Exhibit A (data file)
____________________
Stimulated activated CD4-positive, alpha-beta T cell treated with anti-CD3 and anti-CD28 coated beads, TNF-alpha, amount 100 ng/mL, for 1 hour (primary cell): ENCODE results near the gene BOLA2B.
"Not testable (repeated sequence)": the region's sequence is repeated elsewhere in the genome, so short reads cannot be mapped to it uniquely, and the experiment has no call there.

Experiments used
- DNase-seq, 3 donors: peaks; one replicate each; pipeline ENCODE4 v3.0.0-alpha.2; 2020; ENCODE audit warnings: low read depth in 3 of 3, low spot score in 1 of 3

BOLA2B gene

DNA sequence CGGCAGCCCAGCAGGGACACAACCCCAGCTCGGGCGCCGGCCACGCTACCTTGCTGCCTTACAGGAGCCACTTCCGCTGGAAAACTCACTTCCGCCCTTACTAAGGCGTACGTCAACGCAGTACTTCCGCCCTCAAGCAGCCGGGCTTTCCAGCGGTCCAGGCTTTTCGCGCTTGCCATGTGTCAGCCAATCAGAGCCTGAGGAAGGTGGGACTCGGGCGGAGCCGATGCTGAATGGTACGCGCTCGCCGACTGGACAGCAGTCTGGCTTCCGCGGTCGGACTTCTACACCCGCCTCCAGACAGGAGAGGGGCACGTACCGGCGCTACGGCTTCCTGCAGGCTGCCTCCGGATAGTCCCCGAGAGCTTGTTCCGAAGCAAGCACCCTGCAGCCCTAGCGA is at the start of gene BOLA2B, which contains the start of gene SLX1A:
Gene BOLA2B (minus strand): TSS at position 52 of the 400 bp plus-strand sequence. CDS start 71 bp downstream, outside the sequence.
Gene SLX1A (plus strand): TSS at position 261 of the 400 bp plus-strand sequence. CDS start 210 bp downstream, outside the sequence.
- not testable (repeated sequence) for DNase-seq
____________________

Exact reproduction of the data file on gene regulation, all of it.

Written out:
Stimulated activated CD4-positive, alpha-beta T cell treated with anti-CD3 and anti-CD28 coated beads, TNF-alpha, amount 100 ng/mL, for 1 hour (primary cell): ENCODE results near the gene BOLA2B.
"Not testable (repeated sequence)": the region's sequence is repeated elsewhere in the genome, so short reads cannot be mapped to it uniquely, and the experiment has no call there.

Experiments used
- DNase-seq, 3 donors: peaks; one replicate each; pipeline ENCODE4 v3.0.0-alpha.2; 2020; ENCODE audit warnings: low read depth in 3 of 3, low spot score in 1 of 3

BOLA2B gene

DNA sequence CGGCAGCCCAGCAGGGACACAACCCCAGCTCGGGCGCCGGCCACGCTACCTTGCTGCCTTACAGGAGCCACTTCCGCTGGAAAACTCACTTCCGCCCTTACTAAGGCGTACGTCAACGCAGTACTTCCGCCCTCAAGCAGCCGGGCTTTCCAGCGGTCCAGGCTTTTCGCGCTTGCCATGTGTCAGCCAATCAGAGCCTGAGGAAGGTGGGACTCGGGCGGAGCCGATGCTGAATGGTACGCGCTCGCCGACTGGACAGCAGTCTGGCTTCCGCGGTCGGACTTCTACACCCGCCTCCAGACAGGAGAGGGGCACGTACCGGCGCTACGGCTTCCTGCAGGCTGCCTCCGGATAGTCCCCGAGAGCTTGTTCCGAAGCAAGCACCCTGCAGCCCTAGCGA is at the start of gene BOLA2B, which contains the start of gene SLX1A:
Gene BOLA2B (minus strand): TSS at position 52 of the 400 bp plus-strand sequence. CDS start 71 bp downstream, outside the sequence.
Gene SLX1A (plus strand): TSS at position 261 of the 400 bp plus-strand sequence. CDS start 210 bp downstream, outside the sequence.
- not testable (repeated sequence) for DNase-seq